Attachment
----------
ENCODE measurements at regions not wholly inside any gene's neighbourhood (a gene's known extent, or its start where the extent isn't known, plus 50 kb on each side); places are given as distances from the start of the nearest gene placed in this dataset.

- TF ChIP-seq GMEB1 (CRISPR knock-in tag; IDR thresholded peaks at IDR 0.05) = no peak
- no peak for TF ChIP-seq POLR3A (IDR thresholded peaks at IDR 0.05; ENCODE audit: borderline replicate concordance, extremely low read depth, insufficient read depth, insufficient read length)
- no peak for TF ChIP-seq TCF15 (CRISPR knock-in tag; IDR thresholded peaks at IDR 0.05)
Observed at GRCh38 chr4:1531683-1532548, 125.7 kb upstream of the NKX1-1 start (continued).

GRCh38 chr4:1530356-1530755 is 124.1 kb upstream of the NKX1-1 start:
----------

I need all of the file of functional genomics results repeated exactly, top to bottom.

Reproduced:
ENCODE measurements at regions not wholly inside any gene's neighbourhood (a gene's known extent, or its start where the extent isn't known, plus 50 kb on each side); places are given as distances from the start of the nearest gene placed in this dataset.

- TF ChIP-seq GMEB1 (CRISPR knock-in tag; IDR thresholded peaks at IDR 0.05) = no peak
- no peak for TF ChIP-seq POLR3A (IDR thresholded peaks at IDR 0.05; ENCODE audit: borderline replicate concordance, extremely low read depth, insufficient read depth, insufficient read length)
- no peak for TF ChIP-seq TCF15 (CRISPR knock-in tag; IDR thresholded peaks at IDR 0.05)
Observed at GRCh38 chr4:1531683-1532548, 125.7 kb upstream of the NKX1-1 start (continued).

GRCh38 chr4:1530356-1530755 is 124.1 kb upstream of the NKX1-1 start: